VOL. 123 | NO. 23 | Monday, February 4, 2008
Tennessee Super Tuesday Voting Could Reach 1 Million
By KRISTIN M. HALL | Associated Press Writer
NASHVILLE (AP) - Elections officials say turnout for Tennessee's presidential primary could reach a record of one million voters by Super Tuesday.
Final numbers of early voting showed more than 320,000 Tennesseans voted early, more than tripling early turnout in the last two presidential primaries held later in the campaign calendar.
State Election Coordinator Brook Thompson said this year could break the record of 830,000 set when Al Gore ran for the Democratic presidential primary in 1988.
"I think if everything breaks just right, we could approach a million," Thompson said.
Thompson said turnout is likely up statewide because the race is still contested for both parties, unlike previous years when Tennessee voted later in the year. Local races and referendums in some counties also contributed to a larger than normal turnout, election officials said.
Last year the General Assembly approved moving up Tennessee's primary from Feb. 12 to join 23 other states voting on Super Tuesday.
Typically, about 480,000 people vote on primary election day, Thompson said, but those numbers don't come close to voting totals during a general election. There are about 3.3 million active registered voters in the state. In the November 2004 general election, 2.456 million voted.
"There's a lot of interest in this, but it's nothing like a general election," Thompson said.
Provisional ballots will be tallied up after the Feb. 5 election, and it usually takes counties one or two days to do that, Thompson said.
Absentee ballots are sometimes included in the early voting tallies from counties, but overall absentee votes will be included in election night totals on Feb. 5.
The deadline for military ballots was extended for Tennessee until Feb. 15. Those will be tallied up to be included in the certified election numbers. Thompson says he is expecting a few hundred military ballots this year.
Interest in local races has also boosted turnout in some areas, like Knox and Madison counties.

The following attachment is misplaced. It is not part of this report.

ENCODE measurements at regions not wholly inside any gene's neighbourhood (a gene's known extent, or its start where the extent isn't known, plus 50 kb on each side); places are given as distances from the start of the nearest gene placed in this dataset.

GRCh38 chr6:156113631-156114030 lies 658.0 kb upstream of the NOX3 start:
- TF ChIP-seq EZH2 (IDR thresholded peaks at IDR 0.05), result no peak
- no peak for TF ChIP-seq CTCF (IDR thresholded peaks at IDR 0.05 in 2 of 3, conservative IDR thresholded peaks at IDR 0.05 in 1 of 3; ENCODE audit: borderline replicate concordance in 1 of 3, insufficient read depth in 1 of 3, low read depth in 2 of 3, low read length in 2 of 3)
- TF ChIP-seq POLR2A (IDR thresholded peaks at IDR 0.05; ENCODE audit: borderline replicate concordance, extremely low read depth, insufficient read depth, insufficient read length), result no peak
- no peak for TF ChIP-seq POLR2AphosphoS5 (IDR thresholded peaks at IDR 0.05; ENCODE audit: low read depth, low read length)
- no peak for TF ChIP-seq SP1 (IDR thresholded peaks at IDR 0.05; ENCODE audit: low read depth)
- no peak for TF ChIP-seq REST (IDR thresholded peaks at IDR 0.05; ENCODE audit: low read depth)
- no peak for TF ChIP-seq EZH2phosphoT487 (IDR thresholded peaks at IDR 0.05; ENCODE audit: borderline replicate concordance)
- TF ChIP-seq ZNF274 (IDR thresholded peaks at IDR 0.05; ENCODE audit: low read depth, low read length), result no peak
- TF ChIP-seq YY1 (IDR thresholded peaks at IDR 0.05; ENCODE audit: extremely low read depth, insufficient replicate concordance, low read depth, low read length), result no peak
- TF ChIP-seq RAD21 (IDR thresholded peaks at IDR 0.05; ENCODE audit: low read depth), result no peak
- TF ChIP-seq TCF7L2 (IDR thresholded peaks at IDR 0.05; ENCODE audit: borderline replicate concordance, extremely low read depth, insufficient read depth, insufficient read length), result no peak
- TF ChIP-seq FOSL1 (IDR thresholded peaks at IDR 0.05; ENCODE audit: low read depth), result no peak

Early voting in Knox County had tripled the turnout in 2000 and 2004 - some 36,717 voters had cast ballots when polls closed Thursday. It is the first election since the Tennessee Supreme Court upheld term limits putting 12 county politicians out of office and their replacement appointees were ousted for violating the state's Open Meetings Act.
"Reinforcing the importance of the (presidential) primary is the fact the recent carnival of confusion, controversy and Republican factional feuding in Knox County government has put some local offices into play for Democrats that traditionally are beyond their reach," Michael Fitzgerald, a University of Tennessee political scientist, told The Knoxville News Sentinel.
Voters in Madison County also voted on two Republican candidates for county mayor and voters in Lincoln County were voting on metropolitan consolidation referendum.
A referendum for a $50 wheel-tax opposed by a local citizen's group was pushing a lot of voters in Washington County to the polls, said Connie Sinks, county elections administrator. More than 7,400 early voters turned out, compared to about 2,500 in 2004, she said.
"We had long lines at early voting, about 20-25 minute waits," Sinks said Friday. "This is a real indication that it will be a larger turnout for election day."
Associated Press writers Duncan Mansfield in Knoxville and Lucas L. Johnson II in Nashville contributed to this report.
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